Parata may have to be next for the chop

Last updated 05:00 20/12/2012
PUBLIC FACE OF BLUNDERS: Education Minister Hekia Parata.
PUBLIC FACE OF BLUNDERS: Education Minister Hekia Parata.

Related Links

Heat on Parata after falling out with CEO Christchurch principals urge review of ministry

Relevant offers


Editorial: Case for taxpayer to fund Parker fight looks thin Mike Joy: Orthodox economics conceals real costs of agriculture Karl du Fresne: A new form of government's rearing its ugly head Editorial: Videos show bobby calves are still being mistreated Time for some blue-sky thinking about the PM's travel needs Add 'PM slams military for airplane breakdown' to other headlines you will never read Willie Jackson: Let's hope common sense prevails for Huri Richard Wagstaff: Unions allow the voice of the working person to be heard Ngaruawahia P crackdown not something to be celebrated 'Australia has no greater friend' - what Julie Bishop really thinks of New Zealand

Cutting her chief executive loose might solve Education Minister Hekia Parata's immediate problem. But if National is serious about winning back goodwill from parents turned off by the mess in education, she may have to be next.

OPINION: Lesley Longstone was sacrificed after a string of public relations disasters in the education portfolio, including the Novopay debacle and the Government's class-sizes backdown, which sparked a backlash so huge it sent its MPs into near meltdown.

State Services Commissioner Iain Rennie blamed a strained relationship with Ms Parata. Given the pounding Ms Parata has received, that was probably an understatement.

Seconding Peter Hughes as acting chief executive is likely to bring an end to damaging headlines. A notorious micro-manager, Mr Hughes ran a tight ship at the Ministry of Social Development.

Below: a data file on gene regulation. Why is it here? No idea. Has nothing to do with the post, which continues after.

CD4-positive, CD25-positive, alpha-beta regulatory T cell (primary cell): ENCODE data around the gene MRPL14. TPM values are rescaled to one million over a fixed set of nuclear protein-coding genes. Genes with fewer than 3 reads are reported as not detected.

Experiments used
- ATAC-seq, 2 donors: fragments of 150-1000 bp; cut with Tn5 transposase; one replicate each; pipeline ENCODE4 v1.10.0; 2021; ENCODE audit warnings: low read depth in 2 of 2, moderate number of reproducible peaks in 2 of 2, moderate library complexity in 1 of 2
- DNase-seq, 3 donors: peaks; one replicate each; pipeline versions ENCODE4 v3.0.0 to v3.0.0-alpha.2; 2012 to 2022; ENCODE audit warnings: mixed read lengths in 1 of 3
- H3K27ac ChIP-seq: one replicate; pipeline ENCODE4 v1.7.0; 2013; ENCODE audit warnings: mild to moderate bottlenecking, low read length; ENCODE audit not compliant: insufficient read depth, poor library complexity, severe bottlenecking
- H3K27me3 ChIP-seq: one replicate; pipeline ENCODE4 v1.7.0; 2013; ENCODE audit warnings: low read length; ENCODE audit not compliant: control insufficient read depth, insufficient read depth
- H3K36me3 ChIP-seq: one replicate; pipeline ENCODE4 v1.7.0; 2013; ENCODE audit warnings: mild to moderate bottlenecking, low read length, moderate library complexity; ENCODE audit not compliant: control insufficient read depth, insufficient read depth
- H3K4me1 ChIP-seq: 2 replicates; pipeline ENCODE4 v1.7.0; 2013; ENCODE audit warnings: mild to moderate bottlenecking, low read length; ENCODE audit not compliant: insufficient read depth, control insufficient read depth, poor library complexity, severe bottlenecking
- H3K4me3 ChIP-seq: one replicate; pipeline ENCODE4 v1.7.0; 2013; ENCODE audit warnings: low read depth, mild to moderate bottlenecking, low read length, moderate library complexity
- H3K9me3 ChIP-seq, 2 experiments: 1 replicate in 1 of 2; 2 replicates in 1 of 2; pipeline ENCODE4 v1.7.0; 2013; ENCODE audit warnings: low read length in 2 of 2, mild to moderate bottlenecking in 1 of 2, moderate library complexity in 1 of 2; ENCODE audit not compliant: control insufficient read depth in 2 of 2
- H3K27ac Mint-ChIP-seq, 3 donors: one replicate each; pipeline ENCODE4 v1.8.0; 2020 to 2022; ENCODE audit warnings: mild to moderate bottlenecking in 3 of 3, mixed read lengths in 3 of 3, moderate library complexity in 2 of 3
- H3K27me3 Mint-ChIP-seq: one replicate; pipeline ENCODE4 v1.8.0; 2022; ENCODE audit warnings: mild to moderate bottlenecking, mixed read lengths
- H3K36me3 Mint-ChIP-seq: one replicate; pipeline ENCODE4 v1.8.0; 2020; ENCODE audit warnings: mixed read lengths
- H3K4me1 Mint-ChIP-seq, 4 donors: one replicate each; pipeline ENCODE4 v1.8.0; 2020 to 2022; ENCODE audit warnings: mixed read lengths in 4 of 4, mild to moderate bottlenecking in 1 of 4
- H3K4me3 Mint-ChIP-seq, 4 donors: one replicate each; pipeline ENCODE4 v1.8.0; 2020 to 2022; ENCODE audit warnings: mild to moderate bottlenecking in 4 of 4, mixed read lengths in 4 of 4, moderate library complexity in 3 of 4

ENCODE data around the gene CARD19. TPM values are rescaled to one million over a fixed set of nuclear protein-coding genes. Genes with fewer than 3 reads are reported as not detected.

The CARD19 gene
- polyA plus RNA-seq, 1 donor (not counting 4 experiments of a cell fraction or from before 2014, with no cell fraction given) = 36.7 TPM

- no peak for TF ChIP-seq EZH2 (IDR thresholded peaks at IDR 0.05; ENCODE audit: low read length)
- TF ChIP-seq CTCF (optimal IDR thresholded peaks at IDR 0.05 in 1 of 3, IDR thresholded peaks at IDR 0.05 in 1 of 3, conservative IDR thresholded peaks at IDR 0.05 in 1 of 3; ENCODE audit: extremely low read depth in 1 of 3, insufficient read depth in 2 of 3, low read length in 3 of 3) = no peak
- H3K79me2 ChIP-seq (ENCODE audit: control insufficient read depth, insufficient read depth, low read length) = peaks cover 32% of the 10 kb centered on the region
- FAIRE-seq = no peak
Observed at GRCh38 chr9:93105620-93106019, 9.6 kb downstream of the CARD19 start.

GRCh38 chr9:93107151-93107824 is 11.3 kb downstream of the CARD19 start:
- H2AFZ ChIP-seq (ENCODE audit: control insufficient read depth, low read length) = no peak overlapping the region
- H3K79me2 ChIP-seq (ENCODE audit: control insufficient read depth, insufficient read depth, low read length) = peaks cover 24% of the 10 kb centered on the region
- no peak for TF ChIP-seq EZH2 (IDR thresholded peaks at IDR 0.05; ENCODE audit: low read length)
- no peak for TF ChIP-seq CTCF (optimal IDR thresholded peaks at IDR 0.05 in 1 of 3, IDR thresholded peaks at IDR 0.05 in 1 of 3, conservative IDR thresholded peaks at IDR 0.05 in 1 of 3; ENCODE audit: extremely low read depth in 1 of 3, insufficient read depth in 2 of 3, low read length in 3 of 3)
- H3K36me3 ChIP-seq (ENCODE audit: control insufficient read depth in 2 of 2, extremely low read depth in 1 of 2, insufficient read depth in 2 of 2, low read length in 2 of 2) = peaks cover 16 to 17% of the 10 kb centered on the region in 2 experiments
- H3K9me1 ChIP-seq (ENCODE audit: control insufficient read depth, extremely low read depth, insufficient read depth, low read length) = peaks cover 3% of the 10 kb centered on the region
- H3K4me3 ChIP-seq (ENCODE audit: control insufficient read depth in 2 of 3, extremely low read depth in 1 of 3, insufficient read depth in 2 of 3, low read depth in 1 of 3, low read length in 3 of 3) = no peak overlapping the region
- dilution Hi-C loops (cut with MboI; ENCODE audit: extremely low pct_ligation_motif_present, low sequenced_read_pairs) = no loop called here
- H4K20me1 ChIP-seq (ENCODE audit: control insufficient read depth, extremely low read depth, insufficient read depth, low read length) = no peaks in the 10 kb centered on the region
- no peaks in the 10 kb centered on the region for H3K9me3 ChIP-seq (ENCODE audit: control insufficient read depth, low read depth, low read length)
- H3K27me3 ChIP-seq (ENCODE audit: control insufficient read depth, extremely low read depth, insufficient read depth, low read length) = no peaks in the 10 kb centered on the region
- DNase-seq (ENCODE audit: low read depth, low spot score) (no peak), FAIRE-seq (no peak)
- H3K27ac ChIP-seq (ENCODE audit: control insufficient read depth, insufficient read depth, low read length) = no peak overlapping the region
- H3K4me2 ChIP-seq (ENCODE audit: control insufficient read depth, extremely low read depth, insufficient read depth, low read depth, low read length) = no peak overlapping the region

But much of the political damage has already been done. Rightly or wrongly, Ms Parata has become the public face of education blunders.

That is disastrous for National, given that education is supposed to be one of its strong suits, particularly with National Standards - popular among parents - in its armoury.

But Prime Minister John Key is paying the price for appointing a succession of more junior ministers to the portfolio.

A Cabinet reshuffle sparked by the departure of Speaker Lockwood Smith in early 2013 may give Mr Key an opportunity to move Ms Parata into a less-sensitive portfolio and appoint someone with stronger oversight.

That would go against his usual caution on ministerial reshuffles, and his insistence yesterday that he retains full confidence in Ms Parata suggests he is not yet of a mind to do so. But another blunder under Ms Parata would be one too many.

Ad Feedback

- The Dominion Post

Special offers

Featured Promotions

Sponsored Content